Ronald Reagan's preemptive strike on tax reduction, which sent Democratic politicians reeling in confusion, was not, as commonly preceived, a masterstroke of astute strategists but the end product of confused back-room machinations that accidentally wound up happily.

Regan's call for an immediate tax cut was not even contemplated a week before it happened. It began as an end run around his senior staff by one outside adviser, partly to undercut Reagan's tenacious adherence to Rep. Jack Kemp's tax reduction theories. Instead, it wound up supporting Kemp while still placating his enemies, and put President Carter and the Democrats on the defensive.

"This shows the virtues of disogranization," one Reagan insider told us. "If we ever get organized, we may be in trouble." Reagan's accidental master-stroke never could have happened in a tightly controlled campaign, such as Richard Nixon's. But it also showed that Reagan will not be deflected from his course of sustained tax reduction.

The central figure in what happened was Dr. Charls E. Walker, a former deputy secretary of the Treasury and now a Washington super-lobbyist. He had been economic adviser to fellow Texan John B. Connally's ill-fated presidential campaign, but turned up as chairman of Reagan's tax policy committee immediately after Connally's collapse.

Walker's first step in his new role was to criticize the economic speech delivered by Reagan April 8 to the American Society of Newspaper Editors. dThat speech, written mainly by Kemp, was one prolonged cheer for the Kemp-Roth bill to reduce individual income taxes 10 percent a year for three years. Like his corporate clients, Walker tends to traditionalist Republican hostility against such populistic tax reduction.

Walker tried all spring to get Reagan on record in cutting down or stretching out Kemp-Roth -- without success. He also wanted to get Reagan out front for a bill panted after by corporate business, traditionalist Republicans and Charley Walker: faster tax depreciation for new business equipment. This collided with growing determination in Reagan's inner circle not to say anything, to sit on his lead in true Nixionian fashion.

Walker solved that with characteristic audacity. On June 20 in Chicago, Reagan met with big business supporters. Walker turned ritual into policy-making by warning that Carter might well preempt Reagan on tax cuts. So why not propose a one-year 10 percent tax cut, with business depreciation attached? Great ideas, said Reagan. Reagan's principal policy-making staffers were outflanked, taken by surprise.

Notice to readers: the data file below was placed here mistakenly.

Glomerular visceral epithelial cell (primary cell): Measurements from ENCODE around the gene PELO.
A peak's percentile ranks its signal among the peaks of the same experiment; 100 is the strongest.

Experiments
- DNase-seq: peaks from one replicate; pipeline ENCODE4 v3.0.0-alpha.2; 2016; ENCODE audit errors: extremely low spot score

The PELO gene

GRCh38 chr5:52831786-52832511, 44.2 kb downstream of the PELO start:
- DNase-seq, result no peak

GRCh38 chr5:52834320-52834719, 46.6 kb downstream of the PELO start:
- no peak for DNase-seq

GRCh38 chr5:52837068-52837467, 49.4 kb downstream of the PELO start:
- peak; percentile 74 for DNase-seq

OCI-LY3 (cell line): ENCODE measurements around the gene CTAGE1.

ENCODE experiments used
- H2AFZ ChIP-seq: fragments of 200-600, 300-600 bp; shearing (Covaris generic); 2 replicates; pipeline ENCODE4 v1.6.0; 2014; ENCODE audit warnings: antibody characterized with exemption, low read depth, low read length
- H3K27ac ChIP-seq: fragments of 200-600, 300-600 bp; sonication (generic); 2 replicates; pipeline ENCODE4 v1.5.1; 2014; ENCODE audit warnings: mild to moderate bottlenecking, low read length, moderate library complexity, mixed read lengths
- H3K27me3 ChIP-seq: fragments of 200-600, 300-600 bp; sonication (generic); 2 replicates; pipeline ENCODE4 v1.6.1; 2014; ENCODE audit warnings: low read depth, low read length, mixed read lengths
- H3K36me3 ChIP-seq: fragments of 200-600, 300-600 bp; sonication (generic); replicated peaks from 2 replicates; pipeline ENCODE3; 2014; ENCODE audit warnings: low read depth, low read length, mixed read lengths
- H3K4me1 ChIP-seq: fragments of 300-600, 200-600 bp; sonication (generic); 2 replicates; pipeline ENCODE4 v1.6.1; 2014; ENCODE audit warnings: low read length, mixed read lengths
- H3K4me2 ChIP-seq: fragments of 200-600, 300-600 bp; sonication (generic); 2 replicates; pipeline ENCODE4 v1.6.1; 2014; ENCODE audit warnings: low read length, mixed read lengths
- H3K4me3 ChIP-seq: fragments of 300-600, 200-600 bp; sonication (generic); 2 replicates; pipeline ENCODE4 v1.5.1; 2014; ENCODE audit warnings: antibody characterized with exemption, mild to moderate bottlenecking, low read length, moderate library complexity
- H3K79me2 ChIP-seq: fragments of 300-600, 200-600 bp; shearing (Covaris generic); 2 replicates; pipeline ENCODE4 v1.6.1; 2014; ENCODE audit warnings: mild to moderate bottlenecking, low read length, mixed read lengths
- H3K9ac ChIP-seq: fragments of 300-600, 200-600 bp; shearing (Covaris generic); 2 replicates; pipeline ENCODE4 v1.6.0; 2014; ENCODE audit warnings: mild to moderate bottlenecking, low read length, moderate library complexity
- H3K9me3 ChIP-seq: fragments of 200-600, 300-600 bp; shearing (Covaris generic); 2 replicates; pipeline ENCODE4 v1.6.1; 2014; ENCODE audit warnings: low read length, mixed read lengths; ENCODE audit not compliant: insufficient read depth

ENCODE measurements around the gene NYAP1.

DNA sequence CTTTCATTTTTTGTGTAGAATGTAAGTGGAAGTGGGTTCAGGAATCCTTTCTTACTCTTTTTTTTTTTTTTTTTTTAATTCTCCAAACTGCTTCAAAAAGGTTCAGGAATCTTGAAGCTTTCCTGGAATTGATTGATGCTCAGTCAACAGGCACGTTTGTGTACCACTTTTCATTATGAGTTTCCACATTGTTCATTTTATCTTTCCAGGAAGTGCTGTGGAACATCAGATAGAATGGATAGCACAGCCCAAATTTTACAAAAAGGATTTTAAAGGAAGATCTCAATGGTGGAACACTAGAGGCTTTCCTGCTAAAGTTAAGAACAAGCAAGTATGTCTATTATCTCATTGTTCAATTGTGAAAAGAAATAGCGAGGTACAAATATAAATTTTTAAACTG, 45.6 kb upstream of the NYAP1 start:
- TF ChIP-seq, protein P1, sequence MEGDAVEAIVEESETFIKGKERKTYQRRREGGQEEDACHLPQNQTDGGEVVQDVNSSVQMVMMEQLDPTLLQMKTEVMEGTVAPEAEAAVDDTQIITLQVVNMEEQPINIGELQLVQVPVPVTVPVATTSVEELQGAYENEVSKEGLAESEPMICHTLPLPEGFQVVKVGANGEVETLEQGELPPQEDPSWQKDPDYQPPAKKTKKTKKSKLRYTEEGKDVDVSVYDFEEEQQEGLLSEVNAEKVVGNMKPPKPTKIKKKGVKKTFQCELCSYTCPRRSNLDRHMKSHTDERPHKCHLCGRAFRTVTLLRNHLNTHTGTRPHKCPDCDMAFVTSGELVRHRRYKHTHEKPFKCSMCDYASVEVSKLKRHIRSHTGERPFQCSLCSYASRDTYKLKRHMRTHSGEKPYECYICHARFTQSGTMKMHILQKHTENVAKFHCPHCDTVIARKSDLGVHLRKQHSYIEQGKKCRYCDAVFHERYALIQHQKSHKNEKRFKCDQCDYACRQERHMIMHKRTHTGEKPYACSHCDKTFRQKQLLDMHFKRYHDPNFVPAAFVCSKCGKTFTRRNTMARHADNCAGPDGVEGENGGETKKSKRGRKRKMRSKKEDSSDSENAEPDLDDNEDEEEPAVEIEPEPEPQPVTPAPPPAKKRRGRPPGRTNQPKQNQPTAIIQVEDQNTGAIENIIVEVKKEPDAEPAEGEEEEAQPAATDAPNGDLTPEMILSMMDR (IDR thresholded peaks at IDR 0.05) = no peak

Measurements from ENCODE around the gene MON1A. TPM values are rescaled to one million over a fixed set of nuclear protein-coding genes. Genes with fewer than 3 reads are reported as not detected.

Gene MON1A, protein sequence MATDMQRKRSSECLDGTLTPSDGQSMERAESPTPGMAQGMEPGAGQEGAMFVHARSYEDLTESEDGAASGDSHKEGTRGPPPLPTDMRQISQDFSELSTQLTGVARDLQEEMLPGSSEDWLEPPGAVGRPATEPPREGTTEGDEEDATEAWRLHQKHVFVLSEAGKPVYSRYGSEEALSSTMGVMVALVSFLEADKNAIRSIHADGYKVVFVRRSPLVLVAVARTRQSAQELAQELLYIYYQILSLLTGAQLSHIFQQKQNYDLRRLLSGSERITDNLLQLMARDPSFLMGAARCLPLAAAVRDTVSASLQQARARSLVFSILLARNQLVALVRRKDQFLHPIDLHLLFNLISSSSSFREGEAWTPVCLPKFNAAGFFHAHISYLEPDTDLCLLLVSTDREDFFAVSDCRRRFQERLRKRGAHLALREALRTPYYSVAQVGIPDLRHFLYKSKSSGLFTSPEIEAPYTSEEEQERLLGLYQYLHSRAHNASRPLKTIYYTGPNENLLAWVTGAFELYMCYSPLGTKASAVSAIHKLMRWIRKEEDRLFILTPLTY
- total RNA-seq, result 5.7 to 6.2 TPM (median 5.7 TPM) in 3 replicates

Dr. Martin Anderson, Reagan's top domestic adviser, was left high, dry and visibly angry back in California. ("That will teach him not to attend meetings," cracked Walker.) Also marooned was Kemp, his long tax-cut courtship of Reagan seemingly wiped away by one afternoon in Chicago.

Kemp was not even aware of what had happened until four days later, when he and his ally, Rep. David Stockman of Michigan, were summoned across the Capitol to Sen. Robert Dole's office. There they found Charley Walker sprawled across the sofa, holding a statement proposed for Reagan's release in Los Angeles the next day.

The Walker-written statement had removed the Kemp-Roth label plus two years of the tax cut, while designating Walker's corporate tax break as "the widely supported Capital Cost Recovery Act." Kemp and Stockman protested. Rather than fight, Walker asked Stockman to try rewriting it.

Stockman did, making clear this was "only the first installment of a permanent program" to cut taxes. In Los Angeles, Reagan immediately agreed. The final version contained Stockman's language, removed the puffery describing Walker's depreciation bill and pledged a three-year tax cut with counter-inflationary tax indexing in the fourth year. "Charley Walker will have a baby over this," one Senate aide predicted.

Actually, Walker was content to "decouple" the first from the second two years of Kemp-Roth; he will fight about the future if and when Reagan is president. Everybody was happy. Kemp had the three-year concept restored; traditional Republicans such as Rep. Barber Conable of New York were happy to support a one-year tax cut purged of Jack Kemp's label. What about Reagan's pledge for two more years of tax cutting? "I didn't read the statement," Conable said blandly, emphasizing the immediate legislation is for only one year.

So the front page of the June 26 Washington Post showed all manner of Republican senators and House members posing together on the Capitol Plaza to endorse Reagan's tax reduction. They had come together on a popular issue, glossed over their differences, overcome the front-running campaign staff's inclination to play it safe and stolen a long march on the Democrats. It was made possible by the loosest of campaign structures and Ronald Reagan's own determination to stick by an idea whose time he thinks has come.